Statement for the Record on Senate EPW Committee Markup S. 1140, “The Federal Water Quality Protection Act”
By SBE Council at 11 June, 2015, 2:11 pm
Statement for the record by:
Karen Kerrigan, President and CEO
Small Business & Entrepreneurship Council
Senate Committee on Environment and Public Works
Full Committee Business Meeting to Consider S. 1140, “The Federal Water Quality Protection Act”
June 10, 2015
The Small Business and Entrepreneurship Council (SBE Council) and its entrepreneur and small business members are deeply concerned about the unprecedented scope and intrusiveness of the Obama Administration’s recently finalized regulation of water bodies under the Clean Water Act (CWA). SBE Council’s Center for Regulatory Solutions has assessed this far-reaching rule and has concluded that the end result will be more bureaucratic delays in issuing necessary federal permits and higher compliance costs for small businesses involved in energy production and exploration, bridge and road construction, agriculture and mining, general business plant expansion and much more. Misleadingly dubbed the “Clean Water Rule” by the Environmental Protection Agency (EPA) and Army Corps of Engineers, the rule is one of most egregious examples of the Obama Administration’s regulatory overreach—it will result in greater federal control of water bodies that have long been successfully regulated by state and local governments.
Under the CWA, the federal government is responsible for regulating “navigable waters,” which Congress defined as “waters of the United States and the territorial seas.” With their new regulation, the Environmental Protection Agency and the Army Corps of Engineers have greatly broadened the number of so-called federal “jurisdictional waters,” thereby upending the longstanding collaborative relationship between the federal government and the states established by the CWA.
This rule is so flawed that the only solution is for Congress to eliminate it and provide a common-sense, reasonable, and science-based clarification to the CWA that restores the traditional, workable balance between federal agencies and states. The SBE Council commends Sen. John Barrasso (R-Wyo.) and 37 bipartisan cosponsors for introducing S. 1140, “The Federal Water Quality Protection Act,” a bill that accomplishes this objective. We also thank Senate Environment and Public Works Committee Chairman James Inhofe (R-Okla.) for convening today’s important markup.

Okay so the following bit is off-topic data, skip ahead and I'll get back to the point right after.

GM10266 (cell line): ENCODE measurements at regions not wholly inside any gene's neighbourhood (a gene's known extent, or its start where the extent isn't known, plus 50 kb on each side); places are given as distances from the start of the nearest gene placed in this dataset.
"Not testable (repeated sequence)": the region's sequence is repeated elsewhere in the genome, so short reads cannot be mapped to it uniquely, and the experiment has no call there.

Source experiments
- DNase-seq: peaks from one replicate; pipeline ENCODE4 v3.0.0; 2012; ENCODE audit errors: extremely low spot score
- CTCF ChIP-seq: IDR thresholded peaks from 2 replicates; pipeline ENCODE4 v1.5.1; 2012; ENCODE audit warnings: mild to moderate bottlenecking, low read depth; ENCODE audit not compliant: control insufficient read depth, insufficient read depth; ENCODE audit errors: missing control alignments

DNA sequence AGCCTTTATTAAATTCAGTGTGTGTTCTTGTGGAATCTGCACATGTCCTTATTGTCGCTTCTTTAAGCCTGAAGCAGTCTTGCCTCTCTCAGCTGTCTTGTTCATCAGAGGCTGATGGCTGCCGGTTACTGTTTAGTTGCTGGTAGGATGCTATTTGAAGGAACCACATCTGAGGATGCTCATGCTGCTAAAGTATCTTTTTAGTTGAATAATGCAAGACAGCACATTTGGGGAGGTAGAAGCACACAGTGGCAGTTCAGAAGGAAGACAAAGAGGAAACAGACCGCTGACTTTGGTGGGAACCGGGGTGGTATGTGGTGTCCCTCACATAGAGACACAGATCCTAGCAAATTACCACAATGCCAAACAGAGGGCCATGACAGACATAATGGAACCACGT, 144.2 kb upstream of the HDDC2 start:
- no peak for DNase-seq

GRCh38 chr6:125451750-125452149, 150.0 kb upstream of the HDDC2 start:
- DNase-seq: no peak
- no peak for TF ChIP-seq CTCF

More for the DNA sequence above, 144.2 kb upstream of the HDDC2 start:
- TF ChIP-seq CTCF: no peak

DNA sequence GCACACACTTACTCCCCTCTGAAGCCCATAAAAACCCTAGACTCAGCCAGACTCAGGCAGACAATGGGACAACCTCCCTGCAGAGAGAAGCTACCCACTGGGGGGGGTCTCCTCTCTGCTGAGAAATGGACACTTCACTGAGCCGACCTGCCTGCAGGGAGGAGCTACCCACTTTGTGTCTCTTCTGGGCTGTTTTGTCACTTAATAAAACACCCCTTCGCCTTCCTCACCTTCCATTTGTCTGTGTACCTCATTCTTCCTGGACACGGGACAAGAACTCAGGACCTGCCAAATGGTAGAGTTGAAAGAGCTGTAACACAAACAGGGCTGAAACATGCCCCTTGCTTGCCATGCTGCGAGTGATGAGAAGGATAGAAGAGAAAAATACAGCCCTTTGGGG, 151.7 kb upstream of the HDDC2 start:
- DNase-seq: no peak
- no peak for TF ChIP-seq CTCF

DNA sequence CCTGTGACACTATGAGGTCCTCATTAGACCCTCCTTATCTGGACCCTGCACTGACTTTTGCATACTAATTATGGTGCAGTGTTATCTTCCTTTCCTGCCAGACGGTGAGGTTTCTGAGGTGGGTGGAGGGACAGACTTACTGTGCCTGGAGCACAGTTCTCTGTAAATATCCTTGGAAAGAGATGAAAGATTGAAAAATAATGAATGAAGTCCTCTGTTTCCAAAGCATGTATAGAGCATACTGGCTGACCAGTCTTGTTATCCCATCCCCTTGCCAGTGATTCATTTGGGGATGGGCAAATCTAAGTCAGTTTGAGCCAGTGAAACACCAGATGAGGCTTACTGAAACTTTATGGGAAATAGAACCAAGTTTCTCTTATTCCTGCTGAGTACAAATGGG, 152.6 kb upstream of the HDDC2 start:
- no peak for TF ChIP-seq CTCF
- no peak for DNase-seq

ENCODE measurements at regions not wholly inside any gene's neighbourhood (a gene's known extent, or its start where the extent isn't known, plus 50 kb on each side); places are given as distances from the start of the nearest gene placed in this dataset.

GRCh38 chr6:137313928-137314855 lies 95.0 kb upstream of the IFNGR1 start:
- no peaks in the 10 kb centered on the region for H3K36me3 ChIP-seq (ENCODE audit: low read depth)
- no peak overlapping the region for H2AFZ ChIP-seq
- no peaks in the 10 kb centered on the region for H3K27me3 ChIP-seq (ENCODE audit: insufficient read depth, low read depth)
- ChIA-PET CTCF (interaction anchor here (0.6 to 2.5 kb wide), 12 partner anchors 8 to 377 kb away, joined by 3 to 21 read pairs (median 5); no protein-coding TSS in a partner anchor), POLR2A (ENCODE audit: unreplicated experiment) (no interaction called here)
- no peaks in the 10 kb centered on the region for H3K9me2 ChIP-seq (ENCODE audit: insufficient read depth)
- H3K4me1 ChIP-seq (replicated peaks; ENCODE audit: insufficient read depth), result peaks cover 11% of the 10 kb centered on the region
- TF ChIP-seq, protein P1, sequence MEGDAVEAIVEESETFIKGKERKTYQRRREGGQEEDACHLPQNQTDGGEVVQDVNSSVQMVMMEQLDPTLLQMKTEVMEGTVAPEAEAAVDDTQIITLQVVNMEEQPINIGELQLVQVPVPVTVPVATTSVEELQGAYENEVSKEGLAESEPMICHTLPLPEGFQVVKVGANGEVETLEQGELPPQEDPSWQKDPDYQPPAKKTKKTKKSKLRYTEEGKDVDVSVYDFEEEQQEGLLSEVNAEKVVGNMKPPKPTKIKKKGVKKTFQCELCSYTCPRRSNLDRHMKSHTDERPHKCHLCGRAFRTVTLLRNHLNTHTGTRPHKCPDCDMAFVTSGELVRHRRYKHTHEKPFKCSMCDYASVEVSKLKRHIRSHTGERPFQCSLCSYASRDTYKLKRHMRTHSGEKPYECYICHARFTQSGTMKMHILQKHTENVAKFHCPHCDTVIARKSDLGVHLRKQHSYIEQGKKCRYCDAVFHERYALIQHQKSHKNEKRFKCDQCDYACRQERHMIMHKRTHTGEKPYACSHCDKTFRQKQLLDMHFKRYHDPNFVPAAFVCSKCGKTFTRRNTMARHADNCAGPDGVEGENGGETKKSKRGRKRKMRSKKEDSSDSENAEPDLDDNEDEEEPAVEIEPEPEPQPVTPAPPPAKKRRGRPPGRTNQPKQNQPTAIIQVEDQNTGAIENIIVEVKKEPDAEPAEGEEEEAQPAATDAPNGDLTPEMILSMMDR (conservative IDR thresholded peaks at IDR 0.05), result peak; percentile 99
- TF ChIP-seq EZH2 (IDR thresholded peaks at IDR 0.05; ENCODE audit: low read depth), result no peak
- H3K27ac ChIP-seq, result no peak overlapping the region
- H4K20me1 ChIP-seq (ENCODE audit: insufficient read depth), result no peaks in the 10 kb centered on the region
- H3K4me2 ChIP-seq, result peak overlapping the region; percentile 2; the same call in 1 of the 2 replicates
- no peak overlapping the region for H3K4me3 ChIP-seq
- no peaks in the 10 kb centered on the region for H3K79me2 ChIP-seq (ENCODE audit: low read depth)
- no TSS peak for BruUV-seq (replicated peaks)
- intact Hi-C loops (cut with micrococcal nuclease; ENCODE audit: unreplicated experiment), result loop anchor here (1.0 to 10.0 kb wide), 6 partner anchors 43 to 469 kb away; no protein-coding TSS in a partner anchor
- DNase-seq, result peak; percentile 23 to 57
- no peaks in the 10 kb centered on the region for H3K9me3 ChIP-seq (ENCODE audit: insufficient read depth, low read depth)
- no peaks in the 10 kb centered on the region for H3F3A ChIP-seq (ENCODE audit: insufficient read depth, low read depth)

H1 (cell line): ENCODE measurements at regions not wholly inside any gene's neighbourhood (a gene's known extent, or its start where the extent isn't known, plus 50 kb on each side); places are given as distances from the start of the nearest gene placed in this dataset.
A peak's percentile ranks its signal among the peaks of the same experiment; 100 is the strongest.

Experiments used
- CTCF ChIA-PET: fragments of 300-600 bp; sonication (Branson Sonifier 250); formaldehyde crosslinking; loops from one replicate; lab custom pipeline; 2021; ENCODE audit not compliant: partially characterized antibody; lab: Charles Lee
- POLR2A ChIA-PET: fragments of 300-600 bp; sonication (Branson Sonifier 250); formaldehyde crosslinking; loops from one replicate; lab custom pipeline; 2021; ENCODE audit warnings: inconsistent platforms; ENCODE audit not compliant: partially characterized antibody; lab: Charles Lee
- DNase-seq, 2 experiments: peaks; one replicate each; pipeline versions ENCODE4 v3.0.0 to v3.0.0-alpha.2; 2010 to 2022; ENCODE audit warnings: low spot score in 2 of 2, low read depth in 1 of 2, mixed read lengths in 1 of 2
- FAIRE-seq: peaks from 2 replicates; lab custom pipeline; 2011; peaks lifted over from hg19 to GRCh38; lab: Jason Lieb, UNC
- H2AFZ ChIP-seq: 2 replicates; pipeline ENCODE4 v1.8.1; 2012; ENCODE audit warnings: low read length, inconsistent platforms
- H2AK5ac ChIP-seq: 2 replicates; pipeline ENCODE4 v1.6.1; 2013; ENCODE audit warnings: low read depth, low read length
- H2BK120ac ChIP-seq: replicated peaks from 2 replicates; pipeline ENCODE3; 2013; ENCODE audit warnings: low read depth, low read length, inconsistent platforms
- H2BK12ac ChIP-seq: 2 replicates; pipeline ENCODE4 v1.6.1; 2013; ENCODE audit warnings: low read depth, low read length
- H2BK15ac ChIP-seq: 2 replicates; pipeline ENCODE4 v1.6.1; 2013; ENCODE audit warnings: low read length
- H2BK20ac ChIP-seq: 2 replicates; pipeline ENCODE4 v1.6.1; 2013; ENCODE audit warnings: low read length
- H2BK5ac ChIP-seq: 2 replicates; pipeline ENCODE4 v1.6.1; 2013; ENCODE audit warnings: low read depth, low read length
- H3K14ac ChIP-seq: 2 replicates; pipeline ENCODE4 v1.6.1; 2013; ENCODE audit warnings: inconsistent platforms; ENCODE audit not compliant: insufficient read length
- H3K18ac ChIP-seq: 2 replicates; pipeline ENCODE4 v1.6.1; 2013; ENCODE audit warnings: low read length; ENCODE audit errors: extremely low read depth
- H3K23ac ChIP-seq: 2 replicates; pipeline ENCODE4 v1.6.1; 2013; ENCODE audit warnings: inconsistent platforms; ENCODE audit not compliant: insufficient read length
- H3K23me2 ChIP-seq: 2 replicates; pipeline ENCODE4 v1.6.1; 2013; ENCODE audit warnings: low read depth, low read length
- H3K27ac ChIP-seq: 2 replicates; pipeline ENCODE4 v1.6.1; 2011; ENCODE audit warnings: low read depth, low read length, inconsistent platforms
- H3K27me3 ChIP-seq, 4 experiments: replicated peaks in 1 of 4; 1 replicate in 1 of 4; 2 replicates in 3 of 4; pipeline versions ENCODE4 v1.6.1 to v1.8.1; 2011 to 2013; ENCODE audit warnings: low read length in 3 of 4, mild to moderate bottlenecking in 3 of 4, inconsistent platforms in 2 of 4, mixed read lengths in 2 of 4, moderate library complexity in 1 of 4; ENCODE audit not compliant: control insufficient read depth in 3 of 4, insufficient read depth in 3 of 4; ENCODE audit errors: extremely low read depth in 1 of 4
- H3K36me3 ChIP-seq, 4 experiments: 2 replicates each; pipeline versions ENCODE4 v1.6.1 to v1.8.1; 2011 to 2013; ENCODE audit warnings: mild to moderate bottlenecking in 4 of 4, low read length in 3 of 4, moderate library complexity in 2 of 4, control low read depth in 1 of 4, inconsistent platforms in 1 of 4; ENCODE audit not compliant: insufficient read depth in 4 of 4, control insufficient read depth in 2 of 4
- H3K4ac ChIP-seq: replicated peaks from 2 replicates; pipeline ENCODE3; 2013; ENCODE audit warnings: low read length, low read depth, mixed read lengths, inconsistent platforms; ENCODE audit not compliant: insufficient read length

SBE Council strongly supports S. 1140, which includes the following key provisions:
- Establishes that the Obama “Clean Water Rule” “shall have no force or effect”;
- Requires the EPA Administrator and the Secretary of the Army to re-issue a new rule that regulates “traditional navigable waters” according to specific, clearly defined principles;
- Defines which water bodies are not jurisdictional, including, among others, ditches along roads, agricultural fields and “other infrastructure,” irrigation ponds, isolated ponds, and “any other isolated facility or system that holds water.”
S. 1140 also includes language that federal agencies must consult with governors as well as state and local water agencies before publishing a proposed rule.
In a section of critical importance to SBE Council and its members, the bill requires EPA and the Corps to conduct an economic analysis of the new rule on small businesses, regardless of whether the impacts are direct or indirect. Incredibly, to the dismay of SBE Council’s members, the Small Business Administration’s Office of Advocacy, and simple commonsense, EPA found that the “Clean Water Rule” would not have a “significant effect on a substantial number of small entities,” including some local governments.
SBE Council and our Center for Regulatory Solutions stand ready to work with the committee, its members, and U.S. Senate on this important bipartisan legislation. More importantly, we look forward to working with you and committee members on common-sense solutions to the regulatory challenges small businesses face every day. This will ensure America’s regulatory system can both protect human health and the environment and at the same time enable small businesses to compete, innovate and invest in the future with confidence.